When Australia pleads for the lives of two Bali 9 members on death row in Indonesia, it is a plea for everyone everywhere sentenced to state killing, Melissa Parke says.
Plea extends to all sentenced to death
Why is it that blank bullets are distributed to 9 of the 12 members of the Indonesian firing squad, leaving each member of the squad with the hope that it was not their bullet that exploded the heart of the condemned person tied to a stake?
It is because it is contrary to our shared human value of respect for human life for the state to plan and calculate the termination of life, regardless of the nature of the crime or the nationality of the perpetrator.
Last week a letter endorsed by more than 110 federal members and senators from across the political spectrum was sent to the Indonesian government and parliament requesting that the death sentences be urgently reconsidered.
The letter from MPs did not seek to minimise the serious nature of Sukuraman’s and Chan’s crime of drug trafficking, given the damaging effects of illicit drugs on our societies. We expressed the view that Mr Sukumaran and Mr Chan should be punished for their crime, and that we have the highest respect for Indonesia’s sovereignty and political independence, and for the integrity of its judicial system.
We noted that in a case brought by Indonesian citizen Edith Yunita Sianturi, Scott Rush and others, in 2007, in the Indonesian Constitutional Court, the validity of the death penalty was upheld by a majority of 6 to 3, yet the majority judges accepted, on the extensive evidence before them, that the death penalty was not a deterrent any more than life or other heavy term of imprisonment.
The majority judges recommended that the death penalty should no longer be the primary form of punishment for serious offences in Indonesia and that it should be able to be imposed with a prohibition or grace period of 10 years, so that ‘if the prisoner shows good behaviour, it can be amended to a lifelong sentence or imprisonment for 20 years’.
Mr Chan and Mr Sukumaran have now been imprisoned for more than 10 years. By reason of their good behaviour, demonstrated rehabilitation and education of other prisoners, both Mr Chan and Mr Sukumaran would appear to come within the scope of the Constitutional Court’s sensible and humane recommendation.
Constraints are inevitable if…people at risk of execution
As noted in the letter by more than 110 Australian MPs, it is significant that both Mr Chan and Mr Sukumaran were only apprehended in Bali as a result of information provided by the Australian Federal Police to their Indonesian counterparts in relation to their presence in Bali with drugs obtained in Indonesia, but intended for sale and use in Australia. The impact of their crime, serious as it was, was intended for Australia, not Indonesia. Over many years now the Indonesian police and the AFP have exchanged intelligence and engaged with each other to address international crime and terrorism.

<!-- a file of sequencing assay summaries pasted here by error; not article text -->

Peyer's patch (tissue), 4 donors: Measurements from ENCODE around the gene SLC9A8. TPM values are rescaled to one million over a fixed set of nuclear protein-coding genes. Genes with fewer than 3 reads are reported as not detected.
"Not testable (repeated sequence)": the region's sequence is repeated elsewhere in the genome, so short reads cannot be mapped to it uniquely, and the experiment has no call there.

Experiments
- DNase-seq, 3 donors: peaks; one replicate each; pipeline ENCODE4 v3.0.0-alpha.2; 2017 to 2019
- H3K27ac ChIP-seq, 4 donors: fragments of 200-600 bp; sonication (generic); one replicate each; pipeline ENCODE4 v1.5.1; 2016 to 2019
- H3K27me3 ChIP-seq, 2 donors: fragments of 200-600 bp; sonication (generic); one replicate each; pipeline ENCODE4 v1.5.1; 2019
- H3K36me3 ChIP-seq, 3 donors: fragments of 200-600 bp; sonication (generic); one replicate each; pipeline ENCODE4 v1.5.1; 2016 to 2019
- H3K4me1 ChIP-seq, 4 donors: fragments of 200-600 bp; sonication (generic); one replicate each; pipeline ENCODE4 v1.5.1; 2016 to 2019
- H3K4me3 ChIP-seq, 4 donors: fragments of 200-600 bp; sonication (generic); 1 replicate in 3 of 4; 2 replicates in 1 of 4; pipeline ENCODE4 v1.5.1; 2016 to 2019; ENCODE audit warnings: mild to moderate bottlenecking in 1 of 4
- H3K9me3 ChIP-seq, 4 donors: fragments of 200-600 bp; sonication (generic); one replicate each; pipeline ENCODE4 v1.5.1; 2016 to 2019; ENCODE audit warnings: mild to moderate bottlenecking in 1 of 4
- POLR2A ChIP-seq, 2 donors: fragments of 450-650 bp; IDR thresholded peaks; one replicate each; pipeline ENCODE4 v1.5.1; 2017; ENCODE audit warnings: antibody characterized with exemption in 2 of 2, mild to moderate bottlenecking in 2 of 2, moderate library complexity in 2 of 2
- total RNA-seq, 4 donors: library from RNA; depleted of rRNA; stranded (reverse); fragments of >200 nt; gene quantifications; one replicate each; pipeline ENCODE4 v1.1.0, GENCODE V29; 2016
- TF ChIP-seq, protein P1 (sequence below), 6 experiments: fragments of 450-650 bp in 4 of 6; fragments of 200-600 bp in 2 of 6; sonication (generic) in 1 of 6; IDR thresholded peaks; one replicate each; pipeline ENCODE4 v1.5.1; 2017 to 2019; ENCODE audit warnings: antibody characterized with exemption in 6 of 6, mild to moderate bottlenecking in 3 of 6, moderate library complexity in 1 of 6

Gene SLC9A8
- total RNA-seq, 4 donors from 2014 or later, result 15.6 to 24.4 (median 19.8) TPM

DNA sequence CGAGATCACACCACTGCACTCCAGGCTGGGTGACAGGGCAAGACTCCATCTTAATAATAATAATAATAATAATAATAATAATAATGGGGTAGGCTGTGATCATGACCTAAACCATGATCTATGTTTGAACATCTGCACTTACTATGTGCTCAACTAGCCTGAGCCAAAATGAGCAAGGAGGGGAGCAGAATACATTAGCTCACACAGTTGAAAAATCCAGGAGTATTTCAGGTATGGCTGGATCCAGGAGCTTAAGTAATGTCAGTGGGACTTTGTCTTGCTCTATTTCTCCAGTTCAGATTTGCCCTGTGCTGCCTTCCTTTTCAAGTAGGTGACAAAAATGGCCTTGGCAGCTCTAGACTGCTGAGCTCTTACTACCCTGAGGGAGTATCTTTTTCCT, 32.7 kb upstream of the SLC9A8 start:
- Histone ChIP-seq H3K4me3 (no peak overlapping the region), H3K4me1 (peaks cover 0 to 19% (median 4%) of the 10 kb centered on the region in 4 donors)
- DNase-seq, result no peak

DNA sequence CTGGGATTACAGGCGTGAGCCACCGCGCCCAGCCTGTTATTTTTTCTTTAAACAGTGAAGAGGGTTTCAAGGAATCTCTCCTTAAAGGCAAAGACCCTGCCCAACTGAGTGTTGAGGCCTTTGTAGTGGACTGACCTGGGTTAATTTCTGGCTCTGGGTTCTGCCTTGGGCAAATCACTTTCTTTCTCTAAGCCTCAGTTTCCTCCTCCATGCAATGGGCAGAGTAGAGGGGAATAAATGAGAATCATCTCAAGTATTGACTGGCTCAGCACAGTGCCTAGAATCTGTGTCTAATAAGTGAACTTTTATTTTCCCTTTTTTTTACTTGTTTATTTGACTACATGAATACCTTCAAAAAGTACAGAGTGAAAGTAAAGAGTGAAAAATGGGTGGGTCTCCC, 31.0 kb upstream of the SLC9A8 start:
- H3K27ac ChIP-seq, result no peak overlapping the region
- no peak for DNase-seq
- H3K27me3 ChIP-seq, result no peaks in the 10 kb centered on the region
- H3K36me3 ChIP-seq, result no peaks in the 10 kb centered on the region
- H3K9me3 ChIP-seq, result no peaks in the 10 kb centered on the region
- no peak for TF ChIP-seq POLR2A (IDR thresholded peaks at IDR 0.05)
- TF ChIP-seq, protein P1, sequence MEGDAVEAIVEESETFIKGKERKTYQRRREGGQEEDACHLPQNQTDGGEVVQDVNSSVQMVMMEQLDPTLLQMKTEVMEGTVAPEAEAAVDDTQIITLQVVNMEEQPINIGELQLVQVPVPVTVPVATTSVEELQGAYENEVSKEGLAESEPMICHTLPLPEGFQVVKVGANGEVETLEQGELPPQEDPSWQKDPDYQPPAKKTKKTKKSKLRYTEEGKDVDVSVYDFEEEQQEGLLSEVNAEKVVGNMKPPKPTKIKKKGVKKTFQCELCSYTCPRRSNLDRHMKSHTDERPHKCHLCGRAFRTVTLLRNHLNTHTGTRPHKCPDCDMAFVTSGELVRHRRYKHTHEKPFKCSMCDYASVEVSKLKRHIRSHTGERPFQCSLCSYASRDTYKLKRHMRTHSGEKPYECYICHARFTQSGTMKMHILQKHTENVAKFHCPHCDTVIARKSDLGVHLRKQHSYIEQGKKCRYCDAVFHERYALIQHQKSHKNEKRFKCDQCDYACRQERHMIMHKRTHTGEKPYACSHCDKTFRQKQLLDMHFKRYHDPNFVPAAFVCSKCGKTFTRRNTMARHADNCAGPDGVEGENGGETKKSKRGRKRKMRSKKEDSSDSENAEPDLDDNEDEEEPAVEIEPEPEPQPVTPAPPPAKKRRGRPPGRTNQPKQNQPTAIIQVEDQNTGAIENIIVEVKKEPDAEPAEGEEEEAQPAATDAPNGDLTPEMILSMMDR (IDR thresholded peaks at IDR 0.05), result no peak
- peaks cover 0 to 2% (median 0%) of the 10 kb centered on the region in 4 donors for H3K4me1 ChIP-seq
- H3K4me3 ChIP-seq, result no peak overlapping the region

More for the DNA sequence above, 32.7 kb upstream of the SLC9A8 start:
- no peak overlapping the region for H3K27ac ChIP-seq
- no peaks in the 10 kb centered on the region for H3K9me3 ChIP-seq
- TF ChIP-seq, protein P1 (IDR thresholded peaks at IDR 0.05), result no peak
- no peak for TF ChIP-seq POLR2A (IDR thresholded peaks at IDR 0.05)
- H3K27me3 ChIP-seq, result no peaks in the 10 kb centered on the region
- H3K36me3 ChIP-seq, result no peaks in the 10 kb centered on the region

It is certainly not in the interest of either country for cooperation between our police forces to be constrained, yet constraints are inevitable if cooperation puts people at risk of execution.
The MPs’ letter also noted that the international trend – including for the most serious crimes of genocide, war crimes and crimes against humanity – is overwhelmingly away from capital punishment and towards the imposition of lengthy prison sentences for serious crimes, through which prisoners can reflect on their mistakes and endeavour to atone for them through good behaviour, rehabilitation and community service. The death penalty admits no possibility of redemption, or of rehabilitation.
Australians will recall the hanging of the young Melbourne man Van Tuong Nguyen on 2 December 2005, in Singapore. Van had admitted carrying drugs in order to help his twin brother pay off debts. Van admitted guilt at the first opportunity, showed great remorse, and he fully cooperated with police. Just before he died, his lawyer Lex Lasry said:
‘He is completely rehabilitated, completely reformed, completely focused on doing what is good, and now they are going to kill him’.
Could anyone argue honestly that this execution achieved any useful purpose for society? Of course not, and nor would the executions of Myuran and Andrew, who are similarly rehabilitated and focused on doing good for others, achieve any useful purpose.
I acknowledge that Indonesia takes offences involving drugs very seriously and that it wishes, understandably, to ensure that a strong message is sent to the community that dealing in drugs will not be tolerated. I would simply say that it is possible to be tough on crime and drugs without imposing the death penalty, which is itself a fundamental violation of the right to life.